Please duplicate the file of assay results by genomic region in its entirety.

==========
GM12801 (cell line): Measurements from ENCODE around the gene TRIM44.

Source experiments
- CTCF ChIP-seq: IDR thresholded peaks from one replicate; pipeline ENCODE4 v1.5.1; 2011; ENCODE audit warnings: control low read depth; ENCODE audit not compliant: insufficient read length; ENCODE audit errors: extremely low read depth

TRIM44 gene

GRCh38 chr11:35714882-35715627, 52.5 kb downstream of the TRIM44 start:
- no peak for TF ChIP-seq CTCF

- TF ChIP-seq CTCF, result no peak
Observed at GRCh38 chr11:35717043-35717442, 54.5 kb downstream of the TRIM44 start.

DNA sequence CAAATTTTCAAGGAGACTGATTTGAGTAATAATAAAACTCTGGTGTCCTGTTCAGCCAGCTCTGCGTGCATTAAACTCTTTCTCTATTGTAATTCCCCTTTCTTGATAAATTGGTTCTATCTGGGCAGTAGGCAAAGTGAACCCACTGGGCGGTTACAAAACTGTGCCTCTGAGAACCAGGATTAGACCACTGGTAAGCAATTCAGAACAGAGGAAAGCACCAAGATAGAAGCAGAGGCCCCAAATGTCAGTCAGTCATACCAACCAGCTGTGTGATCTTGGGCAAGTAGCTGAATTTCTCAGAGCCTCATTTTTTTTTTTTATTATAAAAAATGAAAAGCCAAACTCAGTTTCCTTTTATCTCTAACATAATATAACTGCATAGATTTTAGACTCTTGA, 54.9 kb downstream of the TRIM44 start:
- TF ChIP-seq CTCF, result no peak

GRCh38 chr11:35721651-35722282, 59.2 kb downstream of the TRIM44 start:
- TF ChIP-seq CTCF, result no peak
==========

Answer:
GM12801 (cell line): Measurements from ENCODE around the gene TRIM44.

Source experiments
- CTCF ChIP-seq: IDR thresholded peaks from one replicate; pipeline ENCODE4 v1.5.1; 2011; ENCODE audit warnings: control low read depth; ENCODE audit not compliant: insufficient read length; ENCODE audit errors: extremely low read depth

TRIM44 gene

GRCh38 chr11:35714882-35715627, 52.5 kb downstream of the TRIM44 start:
- no peak for TF ChIP-seq CTCF

- TF ChIP-seq CTCF, result no peak
Observed at GRCh38 chr11:35717043-35717442, 54.5 kb downstream of the TRIM44 start.

DNA sequence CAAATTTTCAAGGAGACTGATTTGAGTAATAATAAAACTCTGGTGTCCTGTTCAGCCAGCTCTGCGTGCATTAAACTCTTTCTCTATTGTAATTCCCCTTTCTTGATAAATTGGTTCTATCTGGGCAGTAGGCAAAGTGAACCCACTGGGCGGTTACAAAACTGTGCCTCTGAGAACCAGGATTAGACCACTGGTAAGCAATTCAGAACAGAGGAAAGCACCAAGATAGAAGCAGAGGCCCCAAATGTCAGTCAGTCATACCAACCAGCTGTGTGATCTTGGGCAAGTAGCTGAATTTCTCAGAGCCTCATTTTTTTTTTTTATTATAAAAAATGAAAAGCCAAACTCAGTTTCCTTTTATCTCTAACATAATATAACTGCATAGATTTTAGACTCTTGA, 54.9 kb downstream of the TRIM44 start:
- TF ChIP-seq CTCF, result no peak

GRCh38 chr11:35721651-35722282, 59.2 kb downstream of the TRIM44 start:
- TF ChIP-seq CTCF, result no peak